by Jan Yuill
Bill Taylor goes on to comment in his article (ref: earlier post) about how companies react in an economic downturn – i.e. they encourage highest-paid, most-experienced, most practiced performers to be the first to leave.
* Through the Organizations Alive! lens …
Membership Potential – Talent is a very personal thing. We can talk about managing a knowledge base, but the real know-how is in the hearts and minds of individuals. No amount of software or ‘managing’ could ever mine the resources that one person has through learning, practice, and experience. To let your best people walk out the door is a very expensive decision.
Resource Management – Letting go of top people in a downturn, is clearly driven by the bottom line. Yes, the numbers can tell you how well you are doing (or not), but they are only evidence of circumstances. They only provide feedback to help stay on course, never the actual drivers.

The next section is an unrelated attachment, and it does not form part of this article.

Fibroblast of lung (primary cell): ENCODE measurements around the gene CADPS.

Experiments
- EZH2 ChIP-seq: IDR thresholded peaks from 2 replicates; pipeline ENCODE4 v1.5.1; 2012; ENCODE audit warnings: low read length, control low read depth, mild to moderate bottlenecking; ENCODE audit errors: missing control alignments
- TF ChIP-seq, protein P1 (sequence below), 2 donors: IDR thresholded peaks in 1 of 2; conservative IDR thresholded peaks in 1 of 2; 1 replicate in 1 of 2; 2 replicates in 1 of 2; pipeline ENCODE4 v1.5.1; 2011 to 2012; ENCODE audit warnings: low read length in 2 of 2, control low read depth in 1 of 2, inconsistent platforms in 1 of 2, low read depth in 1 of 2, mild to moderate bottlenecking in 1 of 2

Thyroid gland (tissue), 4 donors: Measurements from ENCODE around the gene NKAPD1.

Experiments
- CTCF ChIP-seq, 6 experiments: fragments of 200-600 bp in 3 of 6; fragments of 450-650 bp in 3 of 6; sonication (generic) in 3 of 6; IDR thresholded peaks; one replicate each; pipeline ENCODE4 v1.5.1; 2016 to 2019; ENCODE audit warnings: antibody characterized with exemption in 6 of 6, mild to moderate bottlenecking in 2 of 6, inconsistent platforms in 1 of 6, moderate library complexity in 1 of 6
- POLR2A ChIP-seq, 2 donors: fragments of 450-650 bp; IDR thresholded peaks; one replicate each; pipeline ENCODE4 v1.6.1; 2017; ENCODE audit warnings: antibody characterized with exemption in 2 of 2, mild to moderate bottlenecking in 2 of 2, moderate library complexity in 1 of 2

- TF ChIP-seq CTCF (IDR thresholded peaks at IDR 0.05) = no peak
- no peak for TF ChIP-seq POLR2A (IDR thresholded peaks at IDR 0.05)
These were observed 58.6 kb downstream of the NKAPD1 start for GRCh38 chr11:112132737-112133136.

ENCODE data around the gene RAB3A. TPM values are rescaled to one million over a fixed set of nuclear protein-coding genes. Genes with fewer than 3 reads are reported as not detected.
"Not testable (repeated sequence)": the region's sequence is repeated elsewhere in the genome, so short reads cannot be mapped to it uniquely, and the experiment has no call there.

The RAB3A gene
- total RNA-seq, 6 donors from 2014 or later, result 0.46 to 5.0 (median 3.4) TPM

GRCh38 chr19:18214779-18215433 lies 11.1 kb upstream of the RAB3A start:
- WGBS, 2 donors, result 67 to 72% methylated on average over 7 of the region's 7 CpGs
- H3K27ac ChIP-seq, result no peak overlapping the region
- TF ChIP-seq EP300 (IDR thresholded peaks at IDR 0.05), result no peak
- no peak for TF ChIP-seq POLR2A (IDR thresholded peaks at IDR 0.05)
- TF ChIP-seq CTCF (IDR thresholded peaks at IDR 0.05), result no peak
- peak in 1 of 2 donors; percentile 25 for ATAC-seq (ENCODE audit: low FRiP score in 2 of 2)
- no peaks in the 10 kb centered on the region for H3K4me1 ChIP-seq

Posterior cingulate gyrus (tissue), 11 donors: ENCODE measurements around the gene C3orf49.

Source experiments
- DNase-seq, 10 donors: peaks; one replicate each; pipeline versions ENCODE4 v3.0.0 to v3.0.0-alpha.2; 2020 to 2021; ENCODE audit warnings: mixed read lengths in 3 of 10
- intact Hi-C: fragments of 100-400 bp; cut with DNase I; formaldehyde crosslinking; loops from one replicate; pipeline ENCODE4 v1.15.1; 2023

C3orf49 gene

Strategic Vision – This is the driver. If an organization is clear on its mandate, operating principles, and intentions, it will avoid knee-jerk reactions to shifts in numbers. It is only the Strategic Vision that can hold us on course in a storm.
Customer Service – The example of Circuit City, given in Taylor’s article, shows how operating only from the Resource Management quadrant, creates an imbalance that will naturally correct itself. (Change is homoeostatic.) In this case, by compromising the quality of service to customers, they responded by shifting their loyalty. It’s really quite logical.
For more information about using the Organizations Alive! Model to understand, and take balanced action in organizations, go to www.organizationsalive.com.